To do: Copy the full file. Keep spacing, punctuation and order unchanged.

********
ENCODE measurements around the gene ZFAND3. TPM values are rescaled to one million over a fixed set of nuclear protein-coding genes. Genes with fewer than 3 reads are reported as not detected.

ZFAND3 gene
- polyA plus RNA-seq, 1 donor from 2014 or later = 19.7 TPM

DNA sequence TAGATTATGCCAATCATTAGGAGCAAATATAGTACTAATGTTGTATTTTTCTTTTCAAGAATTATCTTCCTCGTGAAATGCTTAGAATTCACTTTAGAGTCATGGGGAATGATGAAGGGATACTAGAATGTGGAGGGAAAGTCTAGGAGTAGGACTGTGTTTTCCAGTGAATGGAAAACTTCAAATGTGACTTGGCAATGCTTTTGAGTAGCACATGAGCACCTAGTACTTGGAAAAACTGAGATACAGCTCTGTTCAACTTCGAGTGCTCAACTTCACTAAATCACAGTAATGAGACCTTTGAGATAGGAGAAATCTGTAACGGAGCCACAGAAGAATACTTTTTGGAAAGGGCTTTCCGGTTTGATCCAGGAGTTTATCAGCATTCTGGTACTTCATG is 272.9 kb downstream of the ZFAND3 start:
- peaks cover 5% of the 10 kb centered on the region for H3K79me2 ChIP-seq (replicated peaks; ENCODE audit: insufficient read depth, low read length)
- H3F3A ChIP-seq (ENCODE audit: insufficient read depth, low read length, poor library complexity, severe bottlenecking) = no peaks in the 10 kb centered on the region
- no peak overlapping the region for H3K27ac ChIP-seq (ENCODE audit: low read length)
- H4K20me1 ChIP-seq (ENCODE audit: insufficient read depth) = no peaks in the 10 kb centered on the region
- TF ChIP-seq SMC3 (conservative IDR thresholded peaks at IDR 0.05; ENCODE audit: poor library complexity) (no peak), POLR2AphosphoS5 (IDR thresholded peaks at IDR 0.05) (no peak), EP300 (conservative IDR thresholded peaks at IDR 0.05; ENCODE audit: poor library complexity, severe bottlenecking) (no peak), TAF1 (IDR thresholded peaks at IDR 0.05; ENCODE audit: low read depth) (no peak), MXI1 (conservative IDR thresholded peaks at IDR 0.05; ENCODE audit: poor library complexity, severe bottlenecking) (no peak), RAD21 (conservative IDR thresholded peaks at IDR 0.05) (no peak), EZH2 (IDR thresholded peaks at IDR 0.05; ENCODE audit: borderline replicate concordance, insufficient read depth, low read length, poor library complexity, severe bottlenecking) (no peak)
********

ENCODE measurements around the gene ZFAND3. TPM values are rescaled to one million over a fixed set of nuclear protein-coding genes. Genes with fewer than 3 reads are reported as not detected.

ZFAND3 gene
- polyA plus RNA-seq, 1 donor from 2014 or later = 19.7 TPM

DNA sequence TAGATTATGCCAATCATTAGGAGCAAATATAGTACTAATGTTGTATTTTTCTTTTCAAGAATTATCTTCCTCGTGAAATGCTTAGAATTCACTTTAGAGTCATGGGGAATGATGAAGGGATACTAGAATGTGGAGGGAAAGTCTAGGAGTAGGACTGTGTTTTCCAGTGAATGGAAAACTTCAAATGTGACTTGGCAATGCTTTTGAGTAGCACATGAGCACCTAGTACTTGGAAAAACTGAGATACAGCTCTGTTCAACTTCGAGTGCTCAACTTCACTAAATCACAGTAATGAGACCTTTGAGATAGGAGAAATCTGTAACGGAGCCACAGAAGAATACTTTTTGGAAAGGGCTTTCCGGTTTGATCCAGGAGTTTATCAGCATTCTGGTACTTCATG is 272.9 kb downstream of the ZFAND3 start:
- peaks cover 5% of the 10 kb centered on the region for H3K79me2 ChIP-seq (replicated peaks; ENCODE audit: insufficient read depth, low read length)
- H3F3A ChIP-seq (ENCODE audit: insufficient read depth, low read length, poor library complexity, severe bottlenecking) = no peaks in the 10 kb centered on the region
- no peak overlapping the region for H3K27ac ChIP-seq (ENCODE audit: low read length)
- H4K20me1 ChIP-seq (ENCODE audit: insufficient read depth) = no peaks in the 10 kb centered on the region
- TF ChIP-seq SMC3 (conservative IDR thresholded peaks at IDR 0.05; ENCODE audit: poor library complexity) (no peak), POLR2AphosphoS5 (IDR thresholded peaks at IDR 0.05) (no peak), EP300 (conservative IDR thresholded peaks at IDR 0.05; ENCODE audit: poor library complexity, severe bottlenecking) (no peak), TAF1 (IDR thresholded peaks at IDR 0.05; ENCODE audit: low read depth) (no peak), MXI1 (conservative IDR thresholded peaks at IDR 0.05; ENCODE audit: poor library complexity, severe bottlenecking) (no peak), RAD21 (conservative IDR thresholded peaks at IDR 0.05) (no peak), EZH2 (IDR thresholded peaks at IDR 0.05; ENCODE audit: borderline replicate concordance, insufficient read depth, low read length, poor library complexity, severe bottlenecking) (no peak)